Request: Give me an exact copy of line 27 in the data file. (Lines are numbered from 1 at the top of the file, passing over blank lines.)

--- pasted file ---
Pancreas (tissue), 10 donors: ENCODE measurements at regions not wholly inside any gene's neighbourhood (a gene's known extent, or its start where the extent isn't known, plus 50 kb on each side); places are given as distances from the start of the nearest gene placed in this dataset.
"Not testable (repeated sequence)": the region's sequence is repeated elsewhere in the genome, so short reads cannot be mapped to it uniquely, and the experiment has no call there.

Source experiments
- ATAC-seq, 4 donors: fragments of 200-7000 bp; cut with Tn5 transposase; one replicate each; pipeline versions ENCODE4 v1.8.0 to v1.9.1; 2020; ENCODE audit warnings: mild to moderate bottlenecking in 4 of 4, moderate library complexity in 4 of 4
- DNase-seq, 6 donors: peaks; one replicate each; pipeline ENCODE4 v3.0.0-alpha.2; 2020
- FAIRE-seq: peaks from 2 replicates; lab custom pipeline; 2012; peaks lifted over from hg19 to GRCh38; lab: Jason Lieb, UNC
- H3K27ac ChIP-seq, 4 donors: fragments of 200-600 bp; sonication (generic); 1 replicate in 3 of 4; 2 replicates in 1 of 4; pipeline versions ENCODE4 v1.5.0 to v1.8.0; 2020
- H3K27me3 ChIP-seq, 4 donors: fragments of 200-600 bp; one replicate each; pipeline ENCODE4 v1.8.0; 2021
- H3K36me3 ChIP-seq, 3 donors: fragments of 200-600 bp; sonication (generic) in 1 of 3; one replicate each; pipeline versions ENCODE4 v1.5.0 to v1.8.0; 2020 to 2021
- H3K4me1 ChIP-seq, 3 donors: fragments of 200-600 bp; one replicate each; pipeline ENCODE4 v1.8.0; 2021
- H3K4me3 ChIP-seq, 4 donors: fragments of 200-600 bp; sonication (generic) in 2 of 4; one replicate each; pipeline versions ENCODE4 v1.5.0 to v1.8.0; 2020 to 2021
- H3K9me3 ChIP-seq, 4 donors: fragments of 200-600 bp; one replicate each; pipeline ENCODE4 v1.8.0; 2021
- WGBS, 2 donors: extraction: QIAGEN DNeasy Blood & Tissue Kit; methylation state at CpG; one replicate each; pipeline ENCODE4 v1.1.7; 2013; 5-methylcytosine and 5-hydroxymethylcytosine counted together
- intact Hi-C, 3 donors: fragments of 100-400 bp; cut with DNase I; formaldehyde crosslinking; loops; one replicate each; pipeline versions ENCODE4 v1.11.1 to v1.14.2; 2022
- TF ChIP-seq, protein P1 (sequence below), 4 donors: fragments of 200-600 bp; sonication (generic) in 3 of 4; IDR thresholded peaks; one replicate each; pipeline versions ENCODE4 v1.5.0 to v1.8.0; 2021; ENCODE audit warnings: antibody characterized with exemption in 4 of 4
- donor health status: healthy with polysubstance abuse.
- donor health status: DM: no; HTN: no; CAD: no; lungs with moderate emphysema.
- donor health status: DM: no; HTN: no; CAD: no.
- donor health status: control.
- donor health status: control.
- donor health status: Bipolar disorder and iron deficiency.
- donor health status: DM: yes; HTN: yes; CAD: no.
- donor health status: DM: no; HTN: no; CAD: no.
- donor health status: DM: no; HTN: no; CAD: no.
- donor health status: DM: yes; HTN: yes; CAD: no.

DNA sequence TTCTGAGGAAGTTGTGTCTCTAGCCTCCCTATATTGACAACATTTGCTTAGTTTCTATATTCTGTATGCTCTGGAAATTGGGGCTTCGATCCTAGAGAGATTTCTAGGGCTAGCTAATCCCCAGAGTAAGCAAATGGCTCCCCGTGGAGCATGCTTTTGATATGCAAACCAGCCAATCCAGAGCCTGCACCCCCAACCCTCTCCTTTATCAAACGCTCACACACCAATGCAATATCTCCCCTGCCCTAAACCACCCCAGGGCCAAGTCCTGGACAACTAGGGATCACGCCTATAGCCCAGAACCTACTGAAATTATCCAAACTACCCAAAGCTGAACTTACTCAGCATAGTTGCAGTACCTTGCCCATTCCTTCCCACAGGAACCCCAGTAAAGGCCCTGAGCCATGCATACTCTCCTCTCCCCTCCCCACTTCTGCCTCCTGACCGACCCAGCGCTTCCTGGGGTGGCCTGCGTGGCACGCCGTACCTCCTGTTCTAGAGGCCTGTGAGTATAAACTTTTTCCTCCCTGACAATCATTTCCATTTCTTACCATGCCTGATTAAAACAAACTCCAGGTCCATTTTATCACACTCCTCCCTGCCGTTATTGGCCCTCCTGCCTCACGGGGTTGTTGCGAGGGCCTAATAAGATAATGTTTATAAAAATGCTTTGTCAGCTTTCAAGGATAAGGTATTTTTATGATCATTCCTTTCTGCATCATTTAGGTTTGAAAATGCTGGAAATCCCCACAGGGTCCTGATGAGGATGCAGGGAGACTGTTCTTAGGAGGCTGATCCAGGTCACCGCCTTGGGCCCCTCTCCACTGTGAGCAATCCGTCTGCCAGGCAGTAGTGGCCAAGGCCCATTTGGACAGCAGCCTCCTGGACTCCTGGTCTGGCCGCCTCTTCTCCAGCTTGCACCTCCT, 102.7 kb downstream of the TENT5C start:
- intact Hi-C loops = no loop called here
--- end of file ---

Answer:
- intact Hi-C loops = no loop called here